Farmscape for September 5, 2012 (Episode 4230)
A device developed at the University of Guelph is helping relieve some of the stress that's caused when swine barn workers are forced to euthanize compromised piglets.
The Zephyr, developed at the University of Guelph as an alternative to blunt force trauma, uses a non-penetrating captive bolt to cause a traumatic impact with the skull rendering the pig immediately insensible.
To help validate the device researchers with the Prairie Swine Centre tested it on compromised piglets at the centre's research barn and in commercial operations.
Research scientist in ethology Dr. Jennifer Brown reports the device was 100 percent effective.
Clip-Dr. Jennifer Brown-Prairie Swine Centre:
We were studying 50 piglets in each of four weight categories, so ranging from three to nine kilos so up to a 20 pound weaner pig.
These were pigs that were destined for euthanasia because they were compromised for what ever reason at the commercial barns and we used the device and then monitored signs of sensibility to ensure the device was working properly.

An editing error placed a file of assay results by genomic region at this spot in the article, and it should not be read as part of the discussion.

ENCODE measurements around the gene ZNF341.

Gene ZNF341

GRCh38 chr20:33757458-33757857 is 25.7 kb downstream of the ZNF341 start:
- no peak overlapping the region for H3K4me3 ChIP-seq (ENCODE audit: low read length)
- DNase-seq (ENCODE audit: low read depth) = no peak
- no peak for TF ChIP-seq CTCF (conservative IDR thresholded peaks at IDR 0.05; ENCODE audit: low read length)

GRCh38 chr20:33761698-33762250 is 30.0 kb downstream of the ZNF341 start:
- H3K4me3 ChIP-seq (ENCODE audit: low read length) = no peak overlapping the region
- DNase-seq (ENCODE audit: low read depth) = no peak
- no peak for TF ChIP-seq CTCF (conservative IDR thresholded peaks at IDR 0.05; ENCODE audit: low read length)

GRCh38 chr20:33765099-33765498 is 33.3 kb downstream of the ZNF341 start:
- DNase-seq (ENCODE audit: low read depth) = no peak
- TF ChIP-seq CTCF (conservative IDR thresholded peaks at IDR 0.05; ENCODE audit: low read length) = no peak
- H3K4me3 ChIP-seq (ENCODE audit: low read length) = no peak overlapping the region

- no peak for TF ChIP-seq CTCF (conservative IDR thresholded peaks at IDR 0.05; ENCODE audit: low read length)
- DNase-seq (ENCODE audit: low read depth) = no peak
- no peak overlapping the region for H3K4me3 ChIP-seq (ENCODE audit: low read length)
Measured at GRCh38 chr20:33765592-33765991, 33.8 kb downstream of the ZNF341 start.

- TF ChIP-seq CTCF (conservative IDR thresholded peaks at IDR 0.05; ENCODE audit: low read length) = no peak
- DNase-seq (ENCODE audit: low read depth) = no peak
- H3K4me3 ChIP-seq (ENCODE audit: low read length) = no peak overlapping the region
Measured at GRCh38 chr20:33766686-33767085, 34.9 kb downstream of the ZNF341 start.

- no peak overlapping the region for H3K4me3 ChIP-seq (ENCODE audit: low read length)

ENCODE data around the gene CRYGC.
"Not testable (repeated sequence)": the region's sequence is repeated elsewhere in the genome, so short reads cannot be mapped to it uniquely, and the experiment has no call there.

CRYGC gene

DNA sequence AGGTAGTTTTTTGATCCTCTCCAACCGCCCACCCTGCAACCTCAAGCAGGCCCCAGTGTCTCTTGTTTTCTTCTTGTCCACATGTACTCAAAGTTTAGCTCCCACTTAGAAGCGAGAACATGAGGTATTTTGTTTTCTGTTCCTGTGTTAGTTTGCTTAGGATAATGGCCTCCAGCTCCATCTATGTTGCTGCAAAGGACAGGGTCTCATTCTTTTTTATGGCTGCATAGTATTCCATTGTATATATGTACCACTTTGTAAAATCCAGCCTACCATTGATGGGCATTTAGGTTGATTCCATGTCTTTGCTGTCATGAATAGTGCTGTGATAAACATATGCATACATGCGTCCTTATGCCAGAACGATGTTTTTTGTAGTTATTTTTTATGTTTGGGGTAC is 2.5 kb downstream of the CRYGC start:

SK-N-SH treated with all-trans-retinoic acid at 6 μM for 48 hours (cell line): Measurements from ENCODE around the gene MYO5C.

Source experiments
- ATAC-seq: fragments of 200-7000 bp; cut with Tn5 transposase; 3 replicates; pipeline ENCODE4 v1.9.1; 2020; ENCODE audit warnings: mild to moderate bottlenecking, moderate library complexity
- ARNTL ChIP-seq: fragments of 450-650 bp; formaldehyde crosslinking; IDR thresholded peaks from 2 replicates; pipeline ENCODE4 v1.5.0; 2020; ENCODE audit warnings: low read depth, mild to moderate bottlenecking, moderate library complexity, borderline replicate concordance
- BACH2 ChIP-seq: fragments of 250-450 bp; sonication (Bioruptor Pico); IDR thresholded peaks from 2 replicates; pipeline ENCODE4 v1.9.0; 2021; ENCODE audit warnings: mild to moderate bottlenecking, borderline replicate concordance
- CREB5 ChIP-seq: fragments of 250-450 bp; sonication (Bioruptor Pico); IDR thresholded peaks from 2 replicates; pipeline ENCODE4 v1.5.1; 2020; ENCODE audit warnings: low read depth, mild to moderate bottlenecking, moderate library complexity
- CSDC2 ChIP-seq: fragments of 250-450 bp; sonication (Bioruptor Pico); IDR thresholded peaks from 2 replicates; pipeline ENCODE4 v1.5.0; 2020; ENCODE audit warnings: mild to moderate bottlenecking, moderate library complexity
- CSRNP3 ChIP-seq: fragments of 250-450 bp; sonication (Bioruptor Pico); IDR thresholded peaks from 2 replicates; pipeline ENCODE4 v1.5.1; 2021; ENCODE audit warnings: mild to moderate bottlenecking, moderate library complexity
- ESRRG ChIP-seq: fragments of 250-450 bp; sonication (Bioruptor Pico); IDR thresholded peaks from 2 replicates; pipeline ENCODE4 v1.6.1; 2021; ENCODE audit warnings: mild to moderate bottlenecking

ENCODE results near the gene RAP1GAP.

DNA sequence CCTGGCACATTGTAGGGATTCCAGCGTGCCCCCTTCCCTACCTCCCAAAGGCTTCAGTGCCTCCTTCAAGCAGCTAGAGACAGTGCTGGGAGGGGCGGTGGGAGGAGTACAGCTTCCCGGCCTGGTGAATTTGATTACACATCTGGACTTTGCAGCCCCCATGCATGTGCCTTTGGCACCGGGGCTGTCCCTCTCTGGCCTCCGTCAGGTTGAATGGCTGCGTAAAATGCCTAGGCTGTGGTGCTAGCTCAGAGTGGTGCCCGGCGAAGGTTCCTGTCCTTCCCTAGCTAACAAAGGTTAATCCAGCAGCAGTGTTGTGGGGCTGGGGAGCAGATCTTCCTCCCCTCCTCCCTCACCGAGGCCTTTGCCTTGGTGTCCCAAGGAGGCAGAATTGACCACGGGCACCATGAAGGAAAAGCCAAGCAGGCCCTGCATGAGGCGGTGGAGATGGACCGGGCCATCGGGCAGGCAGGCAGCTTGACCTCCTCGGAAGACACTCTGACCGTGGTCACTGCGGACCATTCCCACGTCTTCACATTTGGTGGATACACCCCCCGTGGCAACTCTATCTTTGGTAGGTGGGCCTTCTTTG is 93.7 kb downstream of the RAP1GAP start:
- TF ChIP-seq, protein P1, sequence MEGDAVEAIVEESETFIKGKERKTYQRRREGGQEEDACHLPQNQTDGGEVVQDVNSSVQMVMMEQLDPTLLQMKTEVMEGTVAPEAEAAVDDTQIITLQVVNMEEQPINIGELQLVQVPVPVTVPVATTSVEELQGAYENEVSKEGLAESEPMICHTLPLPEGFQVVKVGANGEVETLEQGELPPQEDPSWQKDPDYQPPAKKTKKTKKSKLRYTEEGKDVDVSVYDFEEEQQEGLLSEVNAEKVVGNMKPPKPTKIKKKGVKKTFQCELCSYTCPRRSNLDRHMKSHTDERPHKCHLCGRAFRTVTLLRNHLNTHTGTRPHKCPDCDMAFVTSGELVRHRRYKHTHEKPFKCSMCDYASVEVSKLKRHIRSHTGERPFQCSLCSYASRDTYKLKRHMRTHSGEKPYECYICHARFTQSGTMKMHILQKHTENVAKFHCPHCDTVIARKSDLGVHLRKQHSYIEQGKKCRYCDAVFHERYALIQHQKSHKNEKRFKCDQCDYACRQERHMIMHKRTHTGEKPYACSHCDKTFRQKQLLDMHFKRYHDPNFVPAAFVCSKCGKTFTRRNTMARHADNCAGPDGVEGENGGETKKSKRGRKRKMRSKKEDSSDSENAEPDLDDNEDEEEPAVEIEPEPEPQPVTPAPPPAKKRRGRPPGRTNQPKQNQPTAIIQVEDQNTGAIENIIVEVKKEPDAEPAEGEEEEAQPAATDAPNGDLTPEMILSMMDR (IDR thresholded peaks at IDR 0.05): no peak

Certainly it delivers a quick trauma to the skull and renders the pigs immediately insensible.
We also monitored breathing and heart rate to ensure it was effective.
We used it in a large commercial herd, a Big Sky Farms barn, and we also used it in our Prairie Swine Centre barn.
We found it basically 100 percent effective in all cases and we actually have retained one of the Zephyr guns here in our barn and are using it currently for euthanasia.
Certainly we find that barn staff find it to be a much more acceptable method in terms of it's very reliable and more aesthetically pleasant than the previous methods.
The Zephyr's designers at the University of Guelph are now seeking a company capable of taking on commercial scale manufacturing of the device.
For Farmscape.Ca, I'm Bruce Cochrane.
*Farmscape is a presentation of Sask Pork and Manitoba Pork Council